Gartner research shows that more than half of HR leaders say they’re having more trouble today attracting candidates with the exact skill sets required by hiring managers than they did five years ago. “To attract talent, it’s become critical to understand what your target talent pool wants most in a job,” Gartner Senior Principal Alexia Cambon said at Gartner ReimagineHR in London.
The convergence of demand for certain roles continues to strain HR leaders’ talent sourcing efforts. Gartner TalentNeuron™ data shows that 90% of S&P 100 companies in 2018 were competing for talent to fill the same 39 roles.
“ Employment brand must be both highly visible and highly attractive because candidates now often find the employer, not the opposite”
But Gartner research shows that talent-sourcing strategies built on remuneration aren’t enough. While compensation remains the top consideration for employees when evaluating a job, work-life balance, stability and location are also priorities. Understanding what those in your target talent pools want most can enable your organization to rebrand hard-to-fill roles and improve its ability to recruit and hire the best talent.
“In today’s labor market, an organization’s employment brand must be both highly visible and highly attractive because candidates now often find the employer, not the opposite," said Cambon.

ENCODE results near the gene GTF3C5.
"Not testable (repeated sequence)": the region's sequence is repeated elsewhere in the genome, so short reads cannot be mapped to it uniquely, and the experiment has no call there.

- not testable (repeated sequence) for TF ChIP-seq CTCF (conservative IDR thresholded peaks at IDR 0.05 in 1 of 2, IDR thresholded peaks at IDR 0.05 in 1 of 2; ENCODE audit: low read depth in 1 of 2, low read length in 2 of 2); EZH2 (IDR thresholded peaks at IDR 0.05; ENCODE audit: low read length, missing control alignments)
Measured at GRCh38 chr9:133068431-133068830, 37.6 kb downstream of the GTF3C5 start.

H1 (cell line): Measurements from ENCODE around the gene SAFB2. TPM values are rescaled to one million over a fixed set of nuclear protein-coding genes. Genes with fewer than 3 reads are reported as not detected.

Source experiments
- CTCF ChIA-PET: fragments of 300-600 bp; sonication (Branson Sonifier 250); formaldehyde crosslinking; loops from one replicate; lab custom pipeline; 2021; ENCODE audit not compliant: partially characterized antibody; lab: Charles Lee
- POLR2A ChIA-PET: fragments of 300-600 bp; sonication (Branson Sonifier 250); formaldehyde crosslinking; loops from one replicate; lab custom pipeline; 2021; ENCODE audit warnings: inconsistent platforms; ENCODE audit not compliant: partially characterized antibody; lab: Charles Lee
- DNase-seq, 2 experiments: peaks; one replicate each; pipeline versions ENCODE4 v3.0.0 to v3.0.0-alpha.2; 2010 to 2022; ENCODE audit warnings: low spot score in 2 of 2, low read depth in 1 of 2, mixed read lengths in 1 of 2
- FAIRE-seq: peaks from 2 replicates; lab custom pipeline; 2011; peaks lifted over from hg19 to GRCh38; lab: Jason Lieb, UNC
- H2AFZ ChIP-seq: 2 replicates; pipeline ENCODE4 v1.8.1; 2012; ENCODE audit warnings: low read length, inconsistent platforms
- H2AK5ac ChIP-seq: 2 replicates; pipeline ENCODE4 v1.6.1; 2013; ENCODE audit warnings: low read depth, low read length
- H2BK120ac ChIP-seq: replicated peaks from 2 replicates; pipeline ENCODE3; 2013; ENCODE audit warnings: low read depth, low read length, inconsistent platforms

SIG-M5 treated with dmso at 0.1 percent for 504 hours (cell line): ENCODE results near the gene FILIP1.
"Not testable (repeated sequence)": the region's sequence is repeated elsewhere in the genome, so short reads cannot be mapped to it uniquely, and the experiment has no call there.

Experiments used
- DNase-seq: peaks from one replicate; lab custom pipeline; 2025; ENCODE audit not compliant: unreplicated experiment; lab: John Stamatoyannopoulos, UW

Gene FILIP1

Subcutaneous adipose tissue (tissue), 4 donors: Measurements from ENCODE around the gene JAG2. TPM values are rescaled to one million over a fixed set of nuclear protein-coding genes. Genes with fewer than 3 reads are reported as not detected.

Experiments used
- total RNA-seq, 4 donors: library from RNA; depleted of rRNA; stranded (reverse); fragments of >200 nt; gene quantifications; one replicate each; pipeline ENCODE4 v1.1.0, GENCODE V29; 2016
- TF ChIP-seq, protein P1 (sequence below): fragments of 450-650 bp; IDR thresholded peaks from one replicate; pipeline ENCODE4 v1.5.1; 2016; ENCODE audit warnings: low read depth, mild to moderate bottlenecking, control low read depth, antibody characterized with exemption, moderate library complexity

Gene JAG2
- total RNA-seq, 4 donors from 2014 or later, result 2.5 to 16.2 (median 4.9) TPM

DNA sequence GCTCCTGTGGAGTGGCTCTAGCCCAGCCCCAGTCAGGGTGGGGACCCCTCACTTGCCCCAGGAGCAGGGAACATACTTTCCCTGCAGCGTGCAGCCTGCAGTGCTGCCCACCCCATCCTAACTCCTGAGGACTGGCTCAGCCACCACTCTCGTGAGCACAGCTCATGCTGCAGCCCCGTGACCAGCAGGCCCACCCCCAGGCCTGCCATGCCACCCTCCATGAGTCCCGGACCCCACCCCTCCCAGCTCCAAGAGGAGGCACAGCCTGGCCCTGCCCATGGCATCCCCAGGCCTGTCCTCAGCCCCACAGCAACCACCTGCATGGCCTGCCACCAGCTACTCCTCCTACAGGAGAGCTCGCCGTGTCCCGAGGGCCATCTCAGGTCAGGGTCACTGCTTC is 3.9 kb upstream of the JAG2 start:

Read more: 9 Ways for CHROs to Attract Top Tech Talent
HR leaders must have an action plan in place to drive candidate decisions and limit the chance of them regretting their decision to take an offer.
Represent the opportunity holistically
Instead of focusing on any one job attribute, employers should be sure that candidates understand the wide range of elements that make up the role and working at the organization. Though compensation remains the top driver of attraction/attrition globally, organizations should also communicate the other key components of their employee value proposition (EVP), such as stability, work-life balance in the form of paid time off, and/or flexible working arrangements, professional development, etc.
“Organizations must offer candidates an opportunity to evaluate the EVP factors they find most valuable,” said Cambon. “Doing so ensures that you are transparent in your approach and attract the right candidates to the job.”